Expression of the African American Experience Through Poetry During the Harlem Renaissance

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Poetry is something that affects everyone that reads it. If you find the kind that you like then you only tend to read that type, and sometimes that is all a person needs because that certain type of poetry is so connected to them. In the Harlem Renaissance era there were a lot of poets who brought African American voices into the mainstream of American society. This is the type of poetry that really touched people and pushed them to read more poetry like it. Langston Hughes, Lucille Clifton and Colleen McElroy were all poets that wrote about what being an African American in the United States was like and what they had to deal with throughout their lives. None of these were happy poems. They all pointed out the realities of what they had…show more content…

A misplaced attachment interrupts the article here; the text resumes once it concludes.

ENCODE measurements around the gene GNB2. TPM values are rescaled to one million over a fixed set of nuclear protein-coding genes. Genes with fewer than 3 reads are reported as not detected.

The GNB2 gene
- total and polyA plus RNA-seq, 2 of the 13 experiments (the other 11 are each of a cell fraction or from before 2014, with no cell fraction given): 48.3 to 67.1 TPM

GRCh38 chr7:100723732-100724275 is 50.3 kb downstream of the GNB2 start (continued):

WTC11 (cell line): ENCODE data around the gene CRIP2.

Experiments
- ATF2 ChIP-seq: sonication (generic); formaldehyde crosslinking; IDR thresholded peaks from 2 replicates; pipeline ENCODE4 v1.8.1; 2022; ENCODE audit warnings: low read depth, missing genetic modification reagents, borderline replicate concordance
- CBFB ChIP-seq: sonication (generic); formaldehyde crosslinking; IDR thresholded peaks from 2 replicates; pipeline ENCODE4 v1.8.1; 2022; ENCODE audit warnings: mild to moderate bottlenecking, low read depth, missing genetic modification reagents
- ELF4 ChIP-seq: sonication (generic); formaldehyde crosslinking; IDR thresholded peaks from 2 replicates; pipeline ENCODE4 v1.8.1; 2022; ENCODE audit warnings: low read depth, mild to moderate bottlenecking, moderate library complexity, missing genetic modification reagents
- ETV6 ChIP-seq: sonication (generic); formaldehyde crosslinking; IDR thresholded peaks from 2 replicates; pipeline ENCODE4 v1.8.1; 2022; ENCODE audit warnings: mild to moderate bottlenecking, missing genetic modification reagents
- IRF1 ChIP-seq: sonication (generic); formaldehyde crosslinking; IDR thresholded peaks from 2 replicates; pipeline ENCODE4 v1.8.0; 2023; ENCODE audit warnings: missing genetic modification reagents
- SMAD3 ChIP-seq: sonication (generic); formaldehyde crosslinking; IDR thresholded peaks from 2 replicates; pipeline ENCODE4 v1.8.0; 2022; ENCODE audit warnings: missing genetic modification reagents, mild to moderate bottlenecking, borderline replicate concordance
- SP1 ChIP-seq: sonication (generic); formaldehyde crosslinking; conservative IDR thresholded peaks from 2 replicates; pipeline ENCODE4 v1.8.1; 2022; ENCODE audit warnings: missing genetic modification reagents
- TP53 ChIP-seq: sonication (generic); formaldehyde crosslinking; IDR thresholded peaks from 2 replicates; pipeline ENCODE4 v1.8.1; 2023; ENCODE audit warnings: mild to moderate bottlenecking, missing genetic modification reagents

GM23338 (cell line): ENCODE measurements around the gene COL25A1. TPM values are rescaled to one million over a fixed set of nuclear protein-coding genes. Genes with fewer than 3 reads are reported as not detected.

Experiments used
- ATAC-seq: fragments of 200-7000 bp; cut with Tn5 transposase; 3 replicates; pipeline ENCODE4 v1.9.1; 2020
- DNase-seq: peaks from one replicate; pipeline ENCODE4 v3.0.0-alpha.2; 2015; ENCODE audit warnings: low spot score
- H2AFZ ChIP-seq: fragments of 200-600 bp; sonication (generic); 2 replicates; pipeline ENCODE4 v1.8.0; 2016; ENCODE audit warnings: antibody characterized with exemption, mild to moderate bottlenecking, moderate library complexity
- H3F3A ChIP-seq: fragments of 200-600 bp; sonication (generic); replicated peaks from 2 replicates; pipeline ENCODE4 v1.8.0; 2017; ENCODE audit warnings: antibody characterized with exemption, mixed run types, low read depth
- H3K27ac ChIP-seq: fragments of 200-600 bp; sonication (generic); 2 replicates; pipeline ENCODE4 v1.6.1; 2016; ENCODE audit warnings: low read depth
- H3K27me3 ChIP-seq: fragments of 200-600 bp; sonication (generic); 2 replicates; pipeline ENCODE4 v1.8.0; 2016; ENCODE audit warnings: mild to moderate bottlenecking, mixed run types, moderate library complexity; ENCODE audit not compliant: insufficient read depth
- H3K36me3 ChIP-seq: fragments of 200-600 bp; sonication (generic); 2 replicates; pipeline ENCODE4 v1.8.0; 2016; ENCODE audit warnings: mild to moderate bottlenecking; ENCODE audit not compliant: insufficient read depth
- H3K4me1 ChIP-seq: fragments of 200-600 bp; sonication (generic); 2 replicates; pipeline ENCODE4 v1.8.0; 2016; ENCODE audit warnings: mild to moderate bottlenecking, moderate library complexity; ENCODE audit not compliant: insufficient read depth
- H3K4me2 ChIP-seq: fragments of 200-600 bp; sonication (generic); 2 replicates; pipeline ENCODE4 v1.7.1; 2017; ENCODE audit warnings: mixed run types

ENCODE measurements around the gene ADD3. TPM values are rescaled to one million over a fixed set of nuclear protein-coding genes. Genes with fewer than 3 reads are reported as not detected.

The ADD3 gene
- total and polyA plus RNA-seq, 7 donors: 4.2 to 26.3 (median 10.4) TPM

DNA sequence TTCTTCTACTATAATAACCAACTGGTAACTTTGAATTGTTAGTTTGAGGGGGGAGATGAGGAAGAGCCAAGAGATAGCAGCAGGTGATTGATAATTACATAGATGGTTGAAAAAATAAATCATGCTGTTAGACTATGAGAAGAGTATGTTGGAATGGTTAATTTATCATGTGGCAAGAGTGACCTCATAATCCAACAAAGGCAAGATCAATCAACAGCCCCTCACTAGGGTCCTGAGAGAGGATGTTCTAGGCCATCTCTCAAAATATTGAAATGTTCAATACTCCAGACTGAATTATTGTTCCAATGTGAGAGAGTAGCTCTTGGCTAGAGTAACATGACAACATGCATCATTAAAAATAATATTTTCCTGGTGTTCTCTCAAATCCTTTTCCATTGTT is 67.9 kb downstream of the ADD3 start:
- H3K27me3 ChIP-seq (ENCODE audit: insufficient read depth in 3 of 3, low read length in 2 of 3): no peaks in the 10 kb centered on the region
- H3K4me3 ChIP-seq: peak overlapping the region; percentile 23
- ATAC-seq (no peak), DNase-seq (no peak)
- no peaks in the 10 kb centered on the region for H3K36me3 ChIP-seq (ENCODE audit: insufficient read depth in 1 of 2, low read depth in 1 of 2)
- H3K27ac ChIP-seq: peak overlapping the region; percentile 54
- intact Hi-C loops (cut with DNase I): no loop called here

They did not know if they had family they should be looking for or parents. They knew nothing but what was told to them by other African Americans. When they all became free and some of them had children, this is when this poem comes into play. This is what they are going to tell their children because through it all, “Of shackles and slaves and bill of rights.” They made it and these are the stories that have turned into facts that they will now pass on and believe. Study the Masters is a poem that Lucille Clifton wrote and it varies in some ways to Hughes and McElroy’s poetry and in other ways is very much the same. This is a poem about a girl watching her Aunt Timmie iron sheets for the master poet and how she had bigger dreams than just ironing. Most African Americans would take any job that they could get and would do anything to try and keep that job, even if they hated it. Some, like Aunt Timmie, had bigger and better dreams. She dreamt in words, “some Cherokee, some masai and some huge and particular hope.” This was something that was not unusual. Her Aunt Timmie wanted more, more for her and for this girl watching her. The girl who was watching her soon is going to become her Aunt Timmie, whether she knows it or not. This is a lot like McElroy’s poem because of how stories were passed down, the skills of how to use an iron are going to be passed down. This differs in a lot of ways because of how this girl learns of these stories, which are
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